– whuber
    Oct 29, 2010 at 19:17

3 Answers 3

5
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Scalars can't 'have' a population variance although they can be single samples from population that has a (population) variance. If you want to estimate that then you need at least: more than one data point in the sample, another sample from the same distribution, or some prior information about the population variance by way of a model.

btw R has returned missing (NA) not NaN

is.nan(var(rnorm(1,1)))
[1] FALSE
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5
  • $\begingroup$ aha, I have not worked with R enough to spot the NA vs NaN distinction. Nice that it has both... $\endgroup$
    – shabbychef
    Oct 29, 2010 at 18:22
  • $\begingroup$ Of course a single number has a variance! It's the mean square deviation from its mean, namely zero. Perhaps you meant to say a dataset with one number cannot have a sample variance? $\endgroup$
    – whuber
    Oct 29, 2010 at 18:23
  • $\begingroup$ You'll notice that I said it can't have a population variance, not that it cannot have a variance. Clearly it has a sample variance, which is indeed trivially zero. $\endgroup$ Oct 30, 2010 at 9:07
  • 1
    $\begingroup$ I have come to realize that our conversation derives from two different understandings of "population" and "sample" variance. The terms are confused on the Internet, so I think we're both blameless and that we may be in agreement. I was attempting to use the convention adopted by the OP, whose terminology indicates the "sample" variance divides by n-1 while the "population" variance divides by n. Incidentally, your comment seems (correctly) to allow for three variances: that of a random variable, the unbiased estimator thereof, and that of a set of independent realizations of it. $\endgroup$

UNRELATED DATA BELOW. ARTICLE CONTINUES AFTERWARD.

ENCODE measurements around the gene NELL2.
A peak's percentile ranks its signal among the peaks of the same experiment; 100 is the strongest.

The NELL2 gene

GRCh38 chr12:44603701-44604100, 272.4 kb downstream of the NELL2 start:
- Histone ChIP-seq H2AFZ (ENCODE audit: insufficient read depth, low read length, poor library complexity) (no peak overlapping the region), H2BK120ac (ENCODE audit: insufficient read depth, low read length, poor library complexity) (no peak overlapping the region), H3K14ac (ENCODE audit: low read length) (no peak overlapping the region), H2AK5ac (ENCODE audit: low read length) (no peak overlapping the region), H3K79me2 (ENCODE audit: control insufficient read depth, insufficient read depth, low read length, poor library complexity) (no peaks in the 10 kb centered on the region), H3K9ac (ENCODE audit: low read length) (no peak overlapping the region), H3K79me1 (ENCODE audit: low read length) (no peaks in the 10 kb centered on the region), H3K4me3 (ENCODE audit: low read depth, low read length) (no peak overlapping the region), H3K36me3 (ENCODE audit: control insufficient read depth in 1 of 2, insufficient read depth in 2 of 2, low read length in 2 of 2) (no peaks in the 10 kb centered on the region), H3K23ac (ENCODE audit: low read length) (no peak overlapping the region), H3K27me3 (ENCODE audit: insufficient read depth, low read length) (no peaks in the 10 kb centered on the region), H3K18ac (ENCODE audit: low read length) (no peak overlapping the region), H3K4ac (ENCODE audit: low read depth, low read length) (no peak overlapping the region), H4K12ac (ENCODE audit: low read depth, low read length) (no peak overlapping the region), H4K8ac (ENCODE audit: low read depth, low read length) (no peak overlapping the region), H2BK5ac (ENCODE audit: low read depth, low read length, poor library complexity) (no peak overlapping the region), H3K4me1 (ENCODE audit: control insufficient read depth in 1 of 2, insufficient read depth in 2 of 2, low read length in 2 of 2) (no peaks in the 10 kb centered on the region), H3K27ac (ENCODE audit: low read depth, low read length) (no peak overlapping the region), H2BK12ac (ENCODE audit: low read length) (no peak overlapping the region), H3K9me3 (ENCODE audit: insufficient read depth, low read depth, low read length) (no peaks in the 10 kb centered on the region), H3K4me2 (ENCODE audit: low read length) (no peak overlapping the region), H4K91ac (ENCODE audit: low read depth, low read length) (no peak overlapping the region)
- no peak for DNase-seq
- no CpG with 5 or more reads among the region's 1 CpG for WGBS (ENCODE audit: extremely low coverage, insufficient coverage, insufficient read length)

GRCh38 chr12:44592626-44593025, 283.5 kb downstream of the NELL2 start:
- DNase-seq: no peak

– whuber
    Oct 30, 2010 at 20:55
  • $\begingroup$ @whuber that sounds like an awesome discussion to have. I will try to think of a question for it :) $\endgroup$
    – naught101
    Apr 30, 2012 at 1:52
3
$\begingroup$

I am sure people in this forum will have better answers, here is what I think:

I think R's answer is logical. The random variable has a population variance, but it turns out that with 1 sample you don't have enough degrees of freedom to estimate sample variance i-e- you are trying to extract information that is NOT there.

Regarding Matlab's answer, I don't know how to justify 0, except that it is from the numerator.

Consequences can be bizarre. But I can think of anything else related to the estimation.

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6
  • 3
    $\begingroup$ Actually, a single observation of a random variable often provides information about that variable's variance. It depends on the possibilities you allow. For instance, a single observation from a Uniform, Poisson, or Exponential distribution lets you estimate its single parameter, which gives you an estimate of the variance. $\endgroup$
    – whuber
    Oct 29, 2010 at 18:34
  • $\begingroup$ @whuber thanks for the pointers. Actually, I was thinking more on the lines of sample variance. What I meant to say was, estimating sample variance may not be appropriate with one sample. It stands corrected now. $\endgroup$